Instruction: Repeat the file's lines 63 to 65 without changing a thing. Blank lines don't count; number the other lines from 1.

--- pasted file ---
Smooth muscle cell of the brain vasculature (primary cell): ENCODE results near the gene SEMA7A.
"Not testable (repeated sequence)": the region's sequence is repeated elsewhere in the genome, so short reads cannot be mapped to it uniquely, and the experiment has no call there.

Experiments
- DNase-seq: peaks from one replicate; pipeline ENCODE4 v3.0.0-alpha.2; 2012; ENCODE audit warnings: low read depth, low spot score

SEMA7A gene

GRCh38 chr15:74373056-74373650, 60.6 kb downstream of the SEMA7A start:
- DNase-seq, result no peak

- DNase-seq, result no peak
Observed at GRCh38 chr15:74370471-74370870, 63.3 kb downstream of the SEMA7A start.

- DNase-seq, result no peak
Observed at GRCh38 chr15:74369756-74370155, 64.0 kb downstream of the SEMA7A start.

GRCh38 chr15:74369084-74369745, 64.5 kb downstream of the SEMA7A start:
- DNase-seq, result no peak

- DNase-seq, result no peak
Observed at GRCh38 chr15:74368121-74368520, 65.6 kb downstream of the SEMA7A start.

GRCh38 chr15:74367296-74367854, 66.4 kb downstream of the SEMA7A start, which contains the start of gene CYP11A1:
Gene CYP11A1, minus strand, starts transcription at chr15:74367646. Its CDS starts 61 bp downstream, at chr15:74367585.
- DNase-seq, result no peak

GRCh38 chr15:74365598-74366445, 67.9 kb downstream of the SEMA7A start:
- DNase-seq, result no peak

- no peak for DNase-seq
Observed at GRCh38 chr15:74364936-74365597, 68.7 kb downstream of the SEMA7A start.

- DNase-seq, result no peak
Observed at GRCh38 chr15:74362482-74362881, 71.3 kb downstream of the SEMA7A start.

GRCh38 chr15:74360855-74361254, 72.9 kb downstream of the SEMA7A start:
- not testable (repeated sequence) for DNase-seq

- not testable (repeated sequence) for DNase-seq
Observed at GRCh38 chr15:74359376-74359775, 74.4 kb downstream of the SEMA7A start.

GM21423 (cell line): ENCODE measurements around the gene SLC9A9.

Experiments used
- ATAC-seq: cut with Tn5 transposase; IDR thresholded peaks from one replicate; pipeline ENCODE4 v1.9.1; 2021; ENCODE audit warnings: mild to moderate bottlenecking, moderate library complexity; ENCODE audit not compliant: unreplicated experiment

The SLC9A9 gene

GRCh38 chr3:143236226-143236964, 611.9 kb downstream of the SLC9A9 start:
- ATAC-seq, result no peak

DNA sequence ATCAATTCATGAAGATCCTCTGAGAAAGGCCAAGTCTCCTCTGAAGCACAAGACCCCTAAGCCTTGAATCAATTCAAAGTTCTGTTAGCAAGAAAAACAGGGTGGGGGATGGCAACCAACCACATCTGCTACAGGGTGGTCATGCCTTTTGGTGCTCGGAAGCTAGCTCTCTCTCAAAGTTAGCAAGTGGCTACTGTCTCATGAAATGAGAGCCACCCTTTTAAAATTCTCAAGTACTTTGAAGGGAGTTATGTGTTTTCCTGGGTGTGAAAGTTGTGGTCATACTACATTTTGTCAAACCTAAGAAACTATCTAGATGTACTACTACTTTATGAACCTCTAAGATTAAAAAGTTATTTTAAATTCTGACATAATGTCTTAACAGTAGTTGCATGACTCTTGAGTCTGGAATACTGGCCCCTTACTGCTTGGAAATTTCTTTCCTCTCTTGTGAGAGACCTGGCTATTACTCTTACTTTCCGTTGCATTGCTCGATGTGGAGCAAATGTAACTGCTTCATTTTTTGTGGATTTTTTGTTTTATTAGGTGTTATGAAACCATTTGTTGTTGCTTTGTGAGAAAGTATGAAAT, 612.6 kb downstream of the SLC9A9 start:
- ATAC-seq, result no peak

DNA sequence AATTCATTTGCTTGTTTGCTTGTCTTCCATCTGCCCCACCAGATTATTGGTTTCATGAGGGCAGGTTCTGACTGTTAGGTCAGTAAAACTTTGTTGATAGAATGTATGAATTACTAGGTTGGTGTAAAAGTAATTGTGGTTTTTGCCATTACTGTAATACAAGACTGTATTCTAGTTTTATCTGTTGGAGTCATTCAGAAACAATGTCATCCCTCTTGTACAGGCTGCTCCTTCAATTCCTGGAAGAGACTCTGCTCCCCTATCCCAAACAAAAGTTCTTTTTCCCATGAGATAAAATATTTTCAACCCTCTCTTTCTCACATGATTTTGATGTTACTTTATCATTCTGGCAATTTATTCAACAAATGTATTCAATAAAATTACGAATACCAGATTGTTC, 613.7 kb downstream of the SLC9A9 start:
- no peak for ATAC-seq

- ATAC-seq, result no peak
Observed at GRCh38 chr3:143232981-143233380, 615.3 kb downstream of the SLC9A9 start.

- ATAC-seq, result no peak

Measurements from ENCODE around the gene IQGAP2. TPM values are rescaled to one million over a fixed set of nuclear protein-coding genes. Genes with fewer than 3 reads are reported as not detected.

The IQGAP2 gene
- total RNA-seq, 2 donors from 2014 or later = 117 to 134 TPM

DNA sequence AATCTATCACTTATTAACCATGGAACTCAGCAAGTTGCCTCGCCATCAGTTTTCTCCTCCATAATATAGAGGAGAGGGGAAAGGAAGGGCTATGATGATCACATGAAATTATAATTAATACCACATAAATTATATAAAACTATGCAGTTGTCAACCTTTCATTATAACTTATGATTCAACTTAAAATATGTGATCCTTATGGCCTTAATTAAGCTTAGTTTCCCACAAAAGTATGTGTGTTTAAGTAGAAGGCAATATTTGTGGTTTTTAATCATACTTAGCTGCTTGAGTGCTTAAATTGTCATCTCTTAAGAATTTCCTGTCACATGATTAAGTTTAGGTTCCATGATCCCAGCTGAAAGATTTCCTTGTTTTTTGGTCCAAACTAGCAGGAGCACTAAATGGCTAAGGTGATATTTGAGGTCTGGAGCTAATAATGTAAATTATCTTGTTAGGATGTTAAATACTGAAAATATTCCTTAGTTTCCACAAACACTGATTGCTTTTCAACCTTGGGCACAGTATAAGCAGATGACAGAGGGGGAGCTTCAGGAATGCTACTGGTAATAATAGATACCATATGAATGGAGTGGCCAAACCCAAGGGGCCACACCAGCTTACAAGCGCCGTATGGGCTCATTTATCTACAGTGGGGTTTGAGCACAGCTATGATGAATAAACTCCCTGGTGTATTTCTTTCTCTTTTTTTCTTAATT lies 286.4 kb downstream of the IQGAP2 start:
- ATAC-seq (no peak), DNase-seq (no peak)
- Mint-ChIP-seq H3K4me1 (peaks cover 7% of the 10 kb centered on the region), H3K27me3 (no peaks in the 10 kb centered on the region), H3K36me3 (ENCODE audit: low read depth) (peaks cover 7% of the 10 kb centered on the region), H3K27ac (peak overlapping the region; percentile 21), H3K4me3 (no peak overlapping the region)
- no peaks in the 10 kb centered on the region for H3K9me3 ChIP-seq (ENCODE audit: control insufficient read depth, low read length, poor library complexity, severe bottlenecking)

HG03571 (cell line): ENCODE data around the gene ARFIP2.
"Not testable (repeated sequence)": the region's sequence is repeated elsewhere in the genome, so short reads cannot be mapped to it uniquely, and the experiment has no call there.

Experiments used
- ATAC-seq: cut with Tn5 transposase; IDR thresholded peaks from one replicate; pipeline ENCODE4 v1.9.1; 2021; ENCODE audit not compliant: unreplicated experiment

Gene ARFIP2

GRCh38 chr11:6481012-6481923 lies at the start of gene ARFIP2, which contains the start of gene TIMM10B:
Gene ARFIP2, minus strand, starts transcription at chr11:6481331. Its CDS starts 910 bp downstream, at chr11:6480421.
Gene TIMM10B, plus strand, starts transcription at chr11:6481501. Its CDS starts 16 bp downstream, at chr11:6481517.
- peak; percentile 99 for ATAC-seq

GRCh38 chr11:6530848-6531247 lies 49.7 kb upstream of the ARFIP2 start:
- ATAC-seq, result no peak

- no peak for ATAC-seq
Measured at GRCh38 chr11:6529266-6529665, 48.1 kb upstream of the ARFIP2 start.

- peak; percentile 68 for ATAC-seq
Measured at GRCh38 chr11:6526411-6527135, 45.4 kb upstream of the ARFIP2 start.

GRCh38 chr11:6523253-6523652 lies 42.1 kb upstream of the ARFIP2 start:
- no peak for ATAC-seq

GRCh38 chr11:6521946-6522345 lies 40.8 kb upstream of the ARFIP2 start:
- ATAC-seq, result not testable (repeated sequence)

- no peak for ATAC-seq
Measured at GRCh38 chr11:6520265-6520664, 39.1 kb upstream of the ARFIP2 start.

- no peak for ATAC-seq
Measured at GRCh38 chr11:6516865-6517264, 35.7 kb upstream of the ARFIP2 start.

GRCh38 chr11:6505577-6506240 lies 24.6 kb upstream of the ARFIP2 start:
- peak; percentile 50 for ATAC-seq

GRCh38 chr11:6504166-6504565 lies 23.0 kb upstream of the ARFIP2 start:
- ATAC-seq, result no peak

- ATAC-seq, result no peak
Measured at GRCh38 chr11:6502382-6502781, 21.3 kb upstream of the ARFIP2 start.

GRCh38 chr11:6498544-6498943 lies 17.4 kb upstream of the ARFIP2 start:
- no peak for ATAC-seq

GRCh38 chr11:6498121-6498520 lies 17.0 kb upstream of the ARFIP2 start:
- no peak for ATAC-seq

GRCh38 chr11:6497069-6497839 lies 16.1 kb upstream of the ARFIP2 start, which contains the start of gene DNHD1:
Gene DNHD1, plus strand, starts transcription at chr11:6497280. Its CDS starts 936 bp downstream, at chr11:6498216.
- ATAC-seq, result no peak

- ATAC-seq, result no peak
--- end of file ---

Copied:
Measured at GRCh38 chr11:6526411-6527135, 45.4 kb upstream of the ARFIP2 start.

GRCh38 chr11:6523253-6523652 lies 42.1 kb upstream of the ARFIP2 start:
- no peak for ATAC-seq